Legislature must tackle sex discrimination and harassment on college campuses

iStock YinYang scaled 1

Yin Yang /iStock

Addressing and preventing sex discrimination and sexual harassment on college campuses continues to be one of the most foundational challenges to improving campus climate at higher education institutions in our country.

In the fall of 2021, as the Biden-Harris administration began its reexamination of Title IX, the federal regulation that prohibits discrimination based on sex in education, the Assembly Higher Education Committee also began its own reexamination of California’s policies to address and prevent sex discrimination and sexual harassment in higher education.

Three years later, the Higher Education Committee released a 30-plus page report that revealed we are not doing nearly enough to support our public higher education institutions to create an inclusive and safe campus culture for our students, faculty and staff.

While each public higher education institution does have a nondiscrimination policy in place, it is clear that our campus communities do not trust these institutions to prevent nor properly handle sex discrimination and sexual harassment on campus. According to interviews conducted by the committee and various surveys of students and faculty, campus communities feel that current policy focuses on protecting higher education institutions and not survivors of sexual discrimination and harassment.

It is the responsibility of campus leadership to provide our students with a safe and inclusive environment; however, the Legislature also has a responsibility to support our institutions in that mission, and to hold them accountable if they fall short.

My bills, Assembly Bill (AB) 2047 and AB 2048 are a necessary step that the Legislature must take in order to support California’s higher education institutions and its campus communities.

These two bills are a part of an ambitious, 12-bill legislative package, authored by myself and seven of my legislative colleagues, and predominantly based on recommendations from the committee’s report.

The package as a whole is imperative in order to foster cultural change, accountability and trust at our higher education institutions. AB 2047 and AB 2048 focus on shifting campus culture and renewing trust.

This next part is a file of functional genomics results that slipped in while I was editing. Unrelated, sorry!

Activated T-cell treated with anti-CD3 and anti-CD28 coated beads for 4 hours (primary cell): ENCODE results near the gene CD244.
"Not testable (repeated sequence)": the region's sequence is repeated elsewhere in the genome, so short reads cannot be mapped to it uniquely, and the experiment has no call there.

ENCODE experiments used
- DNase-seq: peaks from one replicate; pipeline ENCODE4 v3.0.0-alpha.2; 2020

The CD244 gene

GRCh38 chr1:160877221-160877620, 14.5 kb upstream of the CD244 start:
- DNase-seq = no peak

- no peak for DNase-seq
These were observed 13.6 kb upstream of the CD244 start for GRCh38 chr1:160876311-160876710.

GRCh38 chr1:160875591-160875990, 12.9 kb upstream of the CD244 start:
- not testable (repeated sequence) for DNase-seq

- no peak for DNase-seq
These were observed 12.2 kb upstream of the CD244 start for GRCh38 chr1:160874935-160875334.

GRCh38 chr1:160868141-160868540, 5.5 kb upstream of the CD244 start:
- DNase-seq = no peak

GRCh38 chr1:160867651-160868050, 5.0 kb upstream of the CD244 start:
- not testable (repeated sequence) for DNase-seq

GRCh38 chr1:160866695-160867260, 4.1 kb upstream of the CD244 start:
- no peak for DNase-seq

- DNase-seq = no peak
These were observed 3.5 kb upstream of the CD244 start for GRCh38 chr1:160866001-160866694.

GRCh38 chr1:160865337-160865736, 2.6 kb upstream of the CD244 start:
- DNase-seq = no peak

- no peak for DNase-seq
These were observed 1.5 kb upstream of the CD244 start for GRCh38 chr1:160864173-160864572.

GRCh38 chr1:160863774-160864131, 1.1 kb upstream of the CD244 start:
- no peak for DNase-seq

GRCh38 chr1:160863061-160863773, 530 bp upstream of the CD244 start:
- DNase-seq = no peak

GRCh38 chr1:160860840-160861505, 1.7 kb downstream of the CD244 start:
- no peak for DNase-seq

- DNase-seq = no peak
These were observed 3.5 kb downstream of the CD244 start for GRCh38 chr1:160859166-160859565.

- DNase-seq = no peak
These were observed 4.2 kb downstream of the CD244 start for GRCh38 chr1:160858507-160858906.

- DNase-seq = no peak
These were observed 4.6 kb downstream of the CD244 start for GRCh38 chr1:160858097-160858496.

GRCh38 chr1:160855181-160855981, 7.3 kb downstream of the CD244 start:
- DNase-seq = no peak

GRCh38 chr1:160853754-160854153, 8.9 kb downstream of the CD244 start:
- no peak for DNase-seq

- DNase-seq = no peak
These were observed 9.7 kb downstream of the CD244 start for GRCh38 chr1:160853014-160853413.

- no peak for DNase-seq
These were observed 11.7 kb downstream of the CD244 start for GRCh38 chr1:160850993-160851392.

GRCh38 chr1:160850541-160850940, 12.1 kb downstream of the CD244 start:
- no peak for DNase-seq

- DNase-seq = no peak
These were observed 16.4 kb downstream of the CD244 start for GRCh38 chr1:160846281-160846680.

AB 2047 will establish an independent systemwide Title IX office to assist with monitoring compliance throughout all three of California’s higher education segments, and AB 2048 will establish an independent Title IX office on each California State University and University of California campus, and in each community college district.

These offices, both on campus and at the systemwide level, will provide supportive measures to survivors of sexual harassment and discrimination and adjudicate cases in a clear and transparent manner. Furthermore, these bills will work in tandem with the overall legislative package to provide reporting measures to ensure the higher education institutions are preventing and addressing cases of sex discrimination.

The importance of creating an identifiable authority that will properly adjudicate cases of sex discrimination and implement preventative measures cannot be minimized. These bills will renew community trust in our public institutions and establish a campus culture primed to detect, prevent and address all forms of sex discrimination and harassment with supportive measures and restorative justice. 

AB 2047 and AB 2048 will provide substantial change for survivors of sexual harassment, but they will also result in substantial monetary cost from the state’s general fund, possibly costing millions of dollars, in order to establish and staff these offices.

As we are confronted with a significant budget deficit this year, difficult policy decisions will be made, but these bills should be a priority for the Legislature.

Fundamental change is costly, and as we assess the true costs of these bills and the impact they will have on our state, we must also not forget to consider the cost of doing nothing: the human cost of students who do not feel safe at these institutions and may not be able to experience all that higher education has to offer. The cost of those who carry invisible wounds and do not achieve their full educational potential.

I am a firm believer in the power and promise of higher education and its ability to transform lives and communities. No student should be deprived of that power and promise due to sex discrimination or sexual harassment.

We are falling short of our responsibility to these campus communities by further allowing this status quo of handling complaints through costly monetary settlements and lawsuits to remain.

We cannot let this continue.


Mike Fong (D-Alhambra) represents California’s 49th Assembly District and serves as chair of the Assembly Higher Education Committee.

The opinions expressed in this commentary represent those of the author. EdSource welcomes commentaries representing diverse points of view. If you would like to submit a commentary, please review our guidelines and contact us.

Source link

About The Author

Scroll to Top